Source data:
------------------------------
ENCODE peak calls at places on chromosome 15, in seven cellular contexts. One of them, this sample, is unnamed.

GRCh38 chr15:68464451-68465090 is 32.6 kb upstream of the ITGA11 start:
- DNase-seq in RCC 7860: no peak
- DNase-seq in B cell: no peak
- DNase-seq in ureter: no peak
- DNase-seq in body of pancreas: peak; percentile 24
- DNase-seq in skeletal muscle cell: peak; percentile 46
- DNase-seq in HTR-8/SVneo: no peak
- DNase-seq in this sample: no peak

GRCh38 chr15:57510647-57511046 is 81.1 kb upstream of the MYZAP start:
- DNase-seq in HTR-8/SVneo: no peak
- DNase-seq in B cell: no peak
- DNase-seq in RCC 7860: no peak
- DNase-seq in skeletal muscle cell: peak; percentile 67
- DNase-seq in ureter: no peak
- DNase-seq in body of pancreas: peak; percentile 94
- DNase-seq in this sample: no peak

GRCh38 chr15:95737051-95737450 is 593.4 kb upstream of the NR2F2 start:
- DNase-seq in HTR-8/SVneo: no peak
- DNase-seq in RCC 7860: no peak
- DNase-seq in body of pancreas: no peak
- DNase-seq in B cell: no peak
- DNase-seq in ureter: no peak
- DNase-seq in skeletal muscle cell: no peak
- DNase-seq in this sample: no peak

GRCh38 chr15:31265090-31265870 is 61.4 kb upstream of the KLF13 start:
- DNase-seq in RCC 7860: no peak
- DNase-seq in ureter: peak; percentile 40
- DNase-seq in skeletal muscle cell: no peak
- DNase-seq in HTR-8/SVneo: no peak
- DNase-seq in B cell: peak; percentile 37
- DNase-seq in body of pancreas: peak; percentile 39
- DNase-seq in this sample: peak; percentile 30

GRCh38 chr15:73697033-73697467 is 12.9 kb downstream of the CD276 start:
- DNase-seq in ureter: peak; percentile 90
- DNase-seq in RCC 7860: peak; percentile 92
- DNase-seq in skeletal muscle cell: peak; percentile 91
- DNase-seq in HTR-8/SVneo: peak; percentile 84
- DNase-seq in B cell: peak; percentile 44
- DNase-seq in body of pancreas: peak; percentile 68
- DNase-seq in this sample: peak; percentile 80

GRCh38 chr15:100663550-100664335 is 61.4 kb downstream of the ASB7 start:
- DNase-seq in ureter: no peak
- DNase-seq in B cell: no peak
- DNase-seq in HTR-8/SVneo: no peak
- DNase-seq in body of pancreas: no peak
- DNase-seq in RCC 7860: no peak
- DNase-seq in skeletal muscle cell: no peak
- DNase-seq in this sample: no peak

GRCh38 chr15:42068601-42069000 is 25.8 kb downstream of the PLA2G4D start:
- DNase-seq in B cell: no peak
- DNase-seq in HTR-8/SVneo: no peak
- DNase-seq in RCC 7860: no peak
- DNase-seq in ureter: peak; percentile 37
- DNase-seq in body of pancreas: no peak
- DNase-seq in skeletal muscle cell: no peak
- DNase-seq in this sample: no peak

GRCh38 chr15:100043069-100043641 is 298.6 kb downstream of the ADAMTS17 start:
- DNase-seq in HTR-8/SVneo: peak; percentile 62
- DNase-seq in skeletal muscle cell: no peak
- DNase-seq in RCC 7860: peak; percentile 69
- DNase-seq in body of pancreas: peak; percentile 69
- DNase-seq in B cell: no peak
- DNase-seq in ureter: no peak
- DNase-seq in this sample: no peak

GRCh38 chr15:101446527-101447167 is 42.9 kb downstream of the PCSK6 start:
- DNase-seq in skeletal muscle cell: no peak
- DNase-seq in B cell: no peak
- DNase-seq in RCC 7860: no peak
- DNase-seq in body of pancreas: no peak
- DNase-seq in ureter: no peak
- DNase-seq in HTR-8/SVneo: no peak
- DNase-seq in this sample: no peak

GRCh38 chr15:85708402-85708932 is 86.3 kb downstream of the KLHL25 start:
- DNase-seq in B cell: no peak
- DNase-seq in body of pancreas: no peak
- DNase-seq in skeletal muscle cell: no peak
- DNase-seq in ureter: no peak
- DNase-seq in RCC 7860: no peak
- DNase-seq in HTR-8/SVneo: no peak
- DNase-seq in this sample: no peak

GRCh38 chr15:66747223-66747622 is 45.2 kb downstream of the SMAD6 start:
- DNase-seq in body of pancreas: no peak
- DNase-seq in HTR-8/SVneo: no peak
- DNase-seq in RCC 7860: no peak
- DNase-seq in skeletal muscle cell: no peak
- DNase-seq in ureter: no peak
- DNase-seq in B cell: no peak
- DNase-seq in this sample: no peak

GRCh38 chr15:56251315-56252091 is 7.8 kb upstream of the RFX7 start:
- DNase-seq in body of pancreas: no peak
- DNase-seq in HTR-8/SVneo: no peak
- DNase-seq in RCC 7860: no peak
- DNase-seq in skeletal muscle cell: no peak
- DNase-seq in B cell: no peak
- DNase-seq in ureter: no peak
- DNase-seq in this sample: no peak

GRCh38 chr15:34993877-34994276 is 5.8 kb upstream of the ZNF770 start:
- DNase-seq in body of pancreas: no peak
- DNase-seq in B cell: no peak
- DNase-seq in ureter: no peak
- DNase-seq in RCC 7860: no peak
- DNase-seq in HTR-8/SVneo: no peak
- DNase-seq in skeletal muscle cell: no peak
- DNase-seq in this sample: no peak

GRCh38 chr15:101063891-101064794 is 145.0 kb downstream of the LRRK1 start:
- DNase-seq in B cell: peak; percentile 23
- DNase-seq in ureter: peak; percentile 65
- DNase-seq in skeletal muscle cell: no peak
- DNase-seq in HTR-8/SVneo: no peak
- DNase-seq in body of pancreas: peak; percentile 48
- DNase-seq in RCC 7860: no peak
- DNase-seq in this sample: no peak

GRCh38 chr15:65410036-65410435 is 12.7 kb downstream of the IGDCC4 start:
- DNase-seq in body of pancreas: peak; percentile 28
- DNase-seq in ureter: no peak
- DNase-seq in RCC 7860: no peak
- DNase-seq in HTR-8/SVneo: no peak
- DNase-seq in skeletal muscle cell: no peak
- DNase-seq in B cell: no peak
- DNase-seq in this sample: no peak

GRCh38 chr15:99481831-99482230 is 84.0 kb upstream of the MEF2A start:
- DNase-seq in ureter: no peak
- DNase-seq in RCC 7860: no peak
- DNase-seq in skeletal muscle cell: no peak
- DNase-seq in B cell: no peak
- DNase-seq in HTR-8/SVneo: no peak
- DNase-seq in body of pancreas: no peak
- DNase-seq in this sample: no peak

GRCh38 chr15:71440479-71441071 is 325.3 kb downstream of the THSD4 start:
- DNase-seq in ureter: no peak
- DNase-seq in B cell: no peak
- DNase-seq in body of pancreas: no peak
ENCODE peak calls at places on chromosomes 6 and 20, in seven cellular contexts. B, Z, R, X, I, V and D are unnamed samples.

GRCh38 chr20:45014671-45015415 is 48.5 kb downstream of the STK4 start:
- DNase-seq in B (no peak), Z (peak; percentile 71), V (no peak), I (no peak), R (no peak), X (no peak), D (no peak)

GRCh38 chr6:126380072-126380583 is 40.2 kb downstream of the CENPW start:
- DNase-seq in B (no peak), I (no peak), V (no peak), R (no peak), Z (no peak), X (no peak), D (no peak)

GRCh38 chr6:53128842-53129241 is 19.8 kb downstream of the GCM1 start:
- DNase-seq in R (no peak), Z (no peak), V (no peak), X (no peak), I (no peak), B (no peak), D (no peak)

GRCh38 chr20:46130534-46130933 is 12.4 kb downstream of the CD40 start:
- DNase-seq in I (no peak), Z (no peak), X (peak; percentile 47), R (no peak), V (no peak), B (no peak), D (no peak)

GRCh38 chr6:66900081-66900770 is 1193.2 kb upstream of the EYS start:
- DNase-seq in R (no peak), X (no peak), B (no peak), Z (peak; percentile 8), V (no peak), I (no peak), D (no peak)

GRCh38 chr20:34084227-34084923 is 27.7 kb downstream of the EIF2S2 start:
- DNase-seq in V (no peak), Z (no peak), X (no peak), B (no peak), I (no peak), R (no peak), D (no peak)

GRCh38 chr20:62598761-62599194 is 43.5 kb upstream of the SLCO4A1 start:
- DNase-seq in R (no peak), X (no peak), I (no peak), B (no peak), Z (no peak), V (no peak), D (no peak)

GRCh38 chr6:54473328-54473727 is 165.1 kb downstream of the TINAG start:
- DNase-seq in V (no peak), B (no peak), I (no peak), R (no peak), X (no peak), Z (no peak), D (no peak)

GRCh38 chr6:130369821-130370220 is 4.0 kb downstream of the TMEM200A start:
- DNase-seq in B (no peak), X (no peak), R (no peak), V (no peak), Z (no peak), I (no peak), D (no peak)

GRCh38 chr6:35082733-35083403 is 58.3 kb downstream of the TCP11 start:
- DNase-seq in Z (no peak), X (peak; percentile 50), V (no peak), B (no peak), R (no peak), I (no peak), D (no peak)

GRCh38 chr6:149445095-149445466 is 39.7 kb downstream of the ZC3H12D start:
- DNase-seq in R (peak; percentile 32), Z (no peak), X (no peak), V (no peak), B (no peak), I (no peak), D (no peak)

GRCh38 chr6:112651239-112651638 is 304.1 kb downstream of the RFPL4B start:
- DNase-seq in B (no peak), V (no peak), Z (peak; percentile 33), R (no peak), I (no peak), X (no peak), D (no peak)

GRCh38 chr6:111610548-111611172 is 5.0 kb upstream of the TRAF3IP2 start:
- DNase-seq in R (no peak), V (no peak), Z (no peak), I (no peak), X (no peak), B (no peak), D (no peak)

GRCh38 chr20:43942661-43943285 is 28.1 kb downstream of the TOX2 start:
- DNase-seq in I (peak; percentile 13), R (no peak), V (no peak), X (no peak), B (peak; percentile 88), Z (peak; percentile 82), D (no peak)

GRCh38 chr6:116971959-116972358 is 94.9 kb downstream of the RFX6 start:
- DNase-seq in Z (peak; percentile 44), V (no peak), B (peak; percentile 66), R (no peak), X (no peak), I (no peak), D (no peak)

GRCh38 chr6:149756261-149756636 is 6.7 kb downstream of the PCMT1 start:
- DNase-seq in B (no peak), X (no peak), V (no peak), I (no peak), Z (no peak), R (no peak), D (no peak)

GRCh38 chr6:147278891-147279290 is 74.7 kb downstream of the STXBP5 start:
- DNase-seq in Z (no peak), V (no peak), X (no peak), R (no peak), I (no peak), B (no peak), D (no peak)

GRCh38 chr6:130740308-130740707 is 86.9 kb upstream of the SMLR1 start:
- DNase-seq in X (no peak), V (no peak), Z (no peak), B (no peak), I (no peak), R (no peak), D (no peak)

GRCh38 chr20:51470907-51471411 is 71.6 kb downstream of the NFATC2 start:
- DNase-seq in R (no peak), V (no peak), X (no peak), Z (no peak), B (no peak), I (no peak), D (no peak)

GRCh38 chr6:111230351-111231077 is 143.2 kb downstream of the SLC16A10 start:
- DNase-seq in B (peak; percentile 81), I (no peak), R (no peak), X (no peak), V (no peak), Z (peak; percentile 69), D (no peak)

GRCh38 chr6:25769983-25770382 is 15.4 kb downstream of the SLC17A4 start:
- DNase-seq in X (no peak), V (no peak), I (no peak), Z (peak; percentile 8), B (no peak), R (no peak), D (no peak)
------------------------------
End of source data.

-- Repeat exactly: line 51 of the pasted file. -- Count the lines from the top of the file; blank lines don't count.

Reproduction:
- DNase-seq in B cell: no peak